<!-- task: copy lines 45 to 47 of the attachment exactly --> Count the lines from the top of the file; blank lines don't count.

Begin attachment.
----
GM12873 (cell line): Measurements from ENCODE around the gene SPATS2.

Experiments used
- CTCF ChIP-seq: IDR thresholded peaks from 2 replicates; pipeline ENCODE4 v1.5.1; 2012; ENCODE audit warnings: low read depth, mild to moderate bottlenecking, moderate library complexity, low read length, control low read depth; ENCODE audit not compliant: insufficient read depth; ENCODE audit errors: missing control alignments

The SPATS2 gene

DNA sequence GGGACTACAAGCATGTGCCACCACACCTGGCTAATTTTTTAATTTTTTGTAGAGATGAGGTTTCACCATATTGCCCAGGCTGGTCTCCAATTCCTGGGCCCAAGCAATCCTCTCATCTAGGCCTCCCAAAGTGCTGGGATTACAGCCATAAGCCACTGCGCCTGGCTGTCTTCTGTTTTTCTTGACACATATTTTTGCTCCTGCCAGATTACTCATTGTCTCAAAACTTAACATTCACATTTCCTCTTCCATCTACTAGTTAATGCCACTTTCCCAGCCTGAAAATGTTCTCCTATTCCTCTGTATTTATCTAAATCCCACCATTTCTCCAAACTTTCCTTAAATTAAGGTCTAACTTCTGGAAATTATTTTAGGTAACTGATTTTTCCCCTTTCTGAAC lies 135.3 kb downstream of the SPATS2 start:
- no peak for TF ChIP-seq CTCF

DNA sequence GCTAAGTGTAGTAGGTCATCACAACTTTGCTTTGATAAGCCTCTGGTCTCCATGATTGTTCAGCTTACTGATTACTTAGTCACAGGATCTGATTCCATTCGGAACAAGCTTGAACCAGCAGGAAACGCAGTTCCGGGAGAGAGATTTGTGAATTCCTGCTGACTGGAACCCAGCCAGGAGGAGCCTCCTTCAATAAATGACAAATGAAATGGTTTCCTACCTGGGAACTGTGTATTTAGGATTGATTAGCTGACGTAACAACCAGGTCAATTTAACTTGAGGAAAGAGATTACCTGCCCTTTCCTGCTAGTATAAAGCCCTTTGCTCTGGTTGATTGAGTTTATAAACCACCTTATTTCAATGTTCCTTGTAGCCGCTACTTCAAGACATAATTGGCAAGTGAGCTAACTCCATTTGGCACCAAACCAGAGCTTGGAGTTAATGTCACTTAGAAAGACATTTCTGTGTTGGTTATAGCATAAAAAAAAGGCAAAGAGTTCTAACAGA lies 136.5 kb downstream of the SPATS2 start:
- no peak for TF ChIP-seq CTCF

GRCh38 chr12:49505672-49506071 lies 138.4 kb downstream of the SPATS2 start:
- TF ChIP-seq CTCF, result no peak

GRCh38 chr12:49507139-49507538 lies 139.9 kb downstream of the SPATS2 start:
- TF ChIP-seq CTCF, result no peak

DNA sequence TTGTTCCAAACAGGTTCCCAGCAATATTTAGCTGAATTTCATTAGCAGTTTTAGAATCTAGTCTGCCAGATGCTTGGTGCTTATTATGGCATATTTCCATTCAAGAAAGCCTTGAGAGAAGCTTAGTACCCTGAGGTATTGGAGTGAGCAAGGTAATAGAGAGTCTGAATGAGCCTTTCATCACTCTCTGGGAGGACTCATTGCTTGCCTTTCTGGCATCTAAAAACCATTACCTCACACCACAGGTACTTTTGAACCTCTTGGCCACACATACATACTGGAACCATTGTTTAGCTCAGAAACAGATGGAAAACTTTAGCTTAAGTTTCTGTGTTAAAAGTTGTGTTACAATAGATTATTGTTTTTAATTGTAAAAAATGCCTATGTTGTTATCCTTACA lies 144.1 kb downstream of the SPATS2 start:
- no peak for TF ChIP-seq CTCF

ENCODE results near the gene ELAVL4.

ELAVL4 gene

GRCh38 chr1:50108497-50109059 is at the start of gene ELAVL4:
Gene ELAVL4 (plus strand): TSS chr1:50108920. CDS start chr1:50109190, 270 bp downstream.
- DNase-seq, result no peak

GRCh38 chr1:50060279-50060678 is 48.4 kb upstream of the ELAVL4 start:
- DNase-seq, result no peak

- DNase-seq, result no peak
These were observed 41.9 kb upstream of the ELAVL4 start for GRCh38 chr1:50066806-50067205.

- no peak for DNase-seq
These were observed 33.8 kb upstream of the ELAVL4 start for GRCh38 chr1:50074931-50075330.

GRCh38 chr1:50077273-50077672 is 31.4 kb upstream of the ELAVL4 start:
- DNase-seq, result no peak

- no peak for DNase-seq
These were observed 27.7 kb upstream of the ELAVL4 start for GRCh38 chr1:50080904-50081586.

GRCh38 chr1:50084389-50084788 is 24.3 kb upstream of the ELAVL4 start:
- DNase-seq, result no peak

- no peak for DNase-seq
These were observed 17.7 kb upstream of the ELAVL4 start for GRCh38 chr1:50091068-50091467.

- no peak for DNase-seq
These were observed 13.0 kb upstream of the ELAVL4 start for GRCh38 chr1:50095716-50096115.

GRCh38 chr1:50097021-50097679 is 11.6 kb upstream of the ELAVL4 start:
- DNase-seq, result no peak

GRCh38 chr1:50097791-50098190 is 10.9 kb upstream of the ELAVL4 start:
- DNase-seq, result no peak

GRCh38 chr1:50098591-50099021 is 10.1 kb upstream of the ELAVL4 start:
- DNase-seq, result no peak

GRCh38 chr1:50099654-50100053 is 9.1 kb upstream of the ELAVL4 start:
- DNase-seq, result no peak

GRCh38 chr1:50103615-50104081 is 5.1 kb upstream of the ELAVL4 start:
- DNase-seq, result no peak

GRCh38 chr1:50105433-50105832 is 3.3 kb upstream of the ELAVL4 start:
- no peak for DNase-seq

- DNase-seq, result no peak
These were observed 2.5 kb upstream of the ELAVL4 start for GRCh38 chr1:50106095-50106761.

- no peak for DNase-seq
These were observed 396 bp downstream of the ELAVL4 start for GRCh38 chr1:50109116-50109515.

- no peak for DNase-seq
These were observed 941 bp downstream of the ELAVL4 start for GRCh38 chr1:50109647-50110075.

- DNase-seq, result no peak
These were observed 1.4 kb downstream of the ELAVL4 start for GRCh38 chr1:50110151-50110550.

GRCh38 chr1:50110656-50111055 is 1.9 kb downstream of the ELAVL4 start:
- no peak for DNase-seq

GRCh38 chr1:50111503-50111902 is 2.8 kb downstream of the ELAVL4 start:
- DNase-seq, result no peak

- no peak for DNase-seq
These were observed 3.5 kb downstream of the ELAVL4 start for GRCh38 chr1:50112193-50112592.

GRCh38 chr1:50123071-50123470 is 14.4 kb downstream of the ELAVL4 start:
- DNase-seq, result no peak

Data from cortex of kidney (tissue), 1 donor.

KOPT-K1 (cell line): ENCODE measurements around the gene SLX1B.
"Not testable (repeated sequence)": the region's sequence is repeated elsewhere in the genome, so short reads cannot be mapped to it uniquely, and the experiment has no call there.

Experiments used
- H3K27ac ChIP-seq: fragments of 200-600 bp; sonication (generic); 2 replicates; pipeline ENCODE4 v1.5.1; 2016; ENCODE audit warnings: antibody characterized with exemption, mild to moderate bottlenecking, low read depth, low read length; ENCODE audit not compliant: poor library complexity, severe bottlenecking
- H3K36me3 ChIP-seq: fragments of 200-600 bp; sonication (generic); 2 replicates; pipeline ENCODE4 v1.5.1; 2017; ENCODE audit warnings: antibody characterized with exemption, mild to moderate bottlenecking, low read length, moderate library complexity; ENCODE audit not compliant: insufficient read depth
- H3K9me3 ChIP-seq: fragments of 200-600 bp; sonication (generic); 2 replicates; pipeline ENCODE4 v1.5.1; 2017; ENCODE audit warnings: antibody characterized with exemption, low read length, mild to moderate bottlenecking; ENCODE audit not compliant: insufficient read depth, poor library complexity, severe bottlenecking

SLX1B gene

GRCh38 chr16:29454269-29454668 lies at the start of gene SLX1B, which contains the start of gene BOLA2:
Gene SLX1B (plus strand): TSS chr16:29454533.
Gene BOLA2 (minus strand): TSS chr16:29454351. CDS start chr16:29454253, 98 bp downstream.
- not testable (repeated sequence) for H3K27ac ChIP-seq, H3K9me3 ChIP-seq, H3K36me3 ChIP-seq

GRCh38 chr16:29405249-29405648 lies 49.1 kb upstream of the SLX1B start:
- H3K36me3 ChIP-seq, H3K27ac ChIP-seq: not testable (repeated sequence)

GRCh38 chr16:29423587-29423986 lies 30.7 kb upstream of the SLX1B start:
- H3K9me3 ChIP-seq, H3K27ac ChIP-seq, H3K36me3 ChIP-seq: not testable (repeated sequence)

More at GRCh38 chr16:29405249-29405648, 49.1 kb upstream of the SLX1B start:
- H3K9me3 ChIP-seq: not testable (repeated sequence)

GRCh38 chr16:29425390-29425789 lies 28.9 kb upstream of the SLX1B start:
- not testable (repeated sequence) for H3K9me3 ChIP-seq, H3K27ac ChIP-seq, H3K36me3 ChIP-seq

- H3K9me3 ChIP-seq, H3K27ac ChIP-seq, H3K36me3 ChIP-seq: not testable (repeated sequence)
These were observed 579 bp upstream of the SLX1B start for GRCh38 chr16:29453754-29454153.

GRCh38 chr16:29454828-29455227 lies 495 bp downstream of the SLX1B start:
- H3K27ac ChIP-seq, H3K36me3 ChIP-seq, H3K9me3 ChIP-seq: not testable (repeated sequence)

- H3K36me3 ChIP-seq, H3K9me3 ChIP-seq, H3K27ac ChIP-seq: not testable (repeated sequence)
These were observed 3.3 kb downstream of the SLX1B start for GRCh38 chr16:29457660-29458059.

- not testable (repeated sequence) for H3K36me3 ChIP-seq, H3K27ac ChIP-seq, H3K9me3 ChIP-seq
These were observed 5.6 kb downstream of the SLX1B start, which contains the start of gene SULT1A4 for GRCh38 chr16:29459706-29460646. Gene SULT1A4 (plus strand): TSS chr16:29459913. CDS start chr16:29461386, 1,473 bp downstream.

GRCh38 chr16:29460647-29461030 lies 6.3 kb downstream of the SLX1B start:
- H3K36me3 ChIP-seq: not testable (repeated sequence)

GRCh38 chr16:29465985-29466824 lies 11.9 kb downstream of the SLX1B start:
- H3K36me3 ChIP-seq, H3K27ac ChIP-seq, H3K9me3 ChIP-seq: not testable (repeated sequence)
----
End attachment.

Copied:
- DNase-seq, result no peak

GRCh38 chr1:50105433-50105832 is 3.3 kb upstream of the ELAVL4 start:
- no peak for DNase-seq